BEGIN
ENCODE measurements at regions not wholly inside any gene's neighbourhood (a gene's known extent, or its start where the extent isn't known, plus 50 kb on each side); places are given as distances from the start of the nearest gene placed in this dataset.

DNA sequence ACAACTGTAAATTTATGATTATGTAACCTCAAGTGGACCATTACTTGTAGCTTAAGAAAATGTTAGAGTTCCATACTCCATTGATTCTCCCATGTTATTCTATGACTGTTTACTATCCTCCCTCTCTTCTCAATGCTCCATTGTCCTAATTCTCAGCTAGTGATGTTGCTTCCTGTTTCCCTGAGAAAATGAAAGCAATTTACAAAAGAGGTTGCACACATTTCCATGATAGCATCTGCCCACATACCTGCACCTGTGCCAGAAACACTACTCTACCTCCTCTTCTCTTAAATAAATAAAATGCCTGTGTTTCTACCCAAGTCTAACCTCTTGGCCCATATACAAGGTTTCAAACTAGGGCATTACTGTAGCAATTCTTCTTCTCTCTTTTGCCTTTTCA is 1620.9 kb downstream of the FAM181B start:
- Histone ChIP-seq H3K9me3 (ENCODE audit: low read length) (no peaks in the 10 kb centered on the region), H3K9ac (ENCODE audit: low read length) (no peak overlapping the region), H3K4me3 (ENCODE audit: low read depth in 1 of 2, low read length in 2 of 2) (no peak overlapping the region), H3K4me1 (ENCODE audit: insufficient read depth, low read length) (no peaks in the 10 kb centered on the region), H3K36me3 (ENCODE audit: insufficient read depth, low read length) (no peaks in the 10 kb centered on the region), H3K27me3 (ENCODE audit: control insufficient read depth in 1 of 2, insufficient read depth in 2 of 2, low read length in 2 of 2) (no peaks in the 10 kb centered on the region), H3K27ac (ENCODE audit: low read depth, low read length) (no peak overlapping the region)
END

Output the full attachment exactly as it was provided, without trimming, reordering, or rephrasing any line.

ENCODE measurements at regions not wholly inside any gene's neighbourhood (a gene's known extent, or its start where the extent isn't known, plus 50 kb on each side); places are given as distances from the start of the nearest gene placed in this dataset.

DNA sequence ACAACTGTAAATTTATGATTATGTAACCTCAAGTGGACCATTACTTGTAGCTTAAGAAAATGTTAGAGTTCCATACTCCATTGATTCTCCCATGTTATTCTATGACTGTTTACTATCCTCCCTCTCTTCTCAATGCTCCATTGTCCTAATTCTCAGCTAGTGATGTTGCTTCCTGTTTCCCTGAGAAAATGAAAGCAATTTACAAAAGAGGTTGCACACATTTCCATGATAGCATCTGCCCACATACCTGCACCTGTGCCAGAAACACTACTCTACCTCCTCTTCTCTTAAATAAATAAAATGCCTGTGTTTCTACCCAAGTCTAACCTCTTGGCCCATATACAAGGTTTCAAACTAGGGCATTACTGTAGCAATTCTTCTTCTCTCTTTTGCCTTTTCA is 1620.9 kb downstream of the FAM181B start:
- Histone ChIP-seq H3K9me3 (ENCODE audit: low read length) (no peaks in the 10 kb centered on the region), H3K9ac (ENCODE audit: low read length) (no peak overlapping the region), H3K4me3 (ENCODE audit: low read depth in 1 of 2, low read length in 2 of 2) (no peak overlapping the region), H3K4me1 (ENCODE audit: insufficient read depth, low read length) (no peaks in the 10 kb centered on the region), H3K36me3 (ENCODE audit: insufficient read depth, low read length) (no peaks in the 10 kb centered on the region), H3K27me3 (ENCODE audit: control insufficient read depth in 1 of 2, insufficient read depth in 2 of 2, low read length in 2 of 2) (no peaks in the 10 kb centered on the region), H3K27ac (ENCODE audit: low read depth, low read length) (no peak overlapping the region)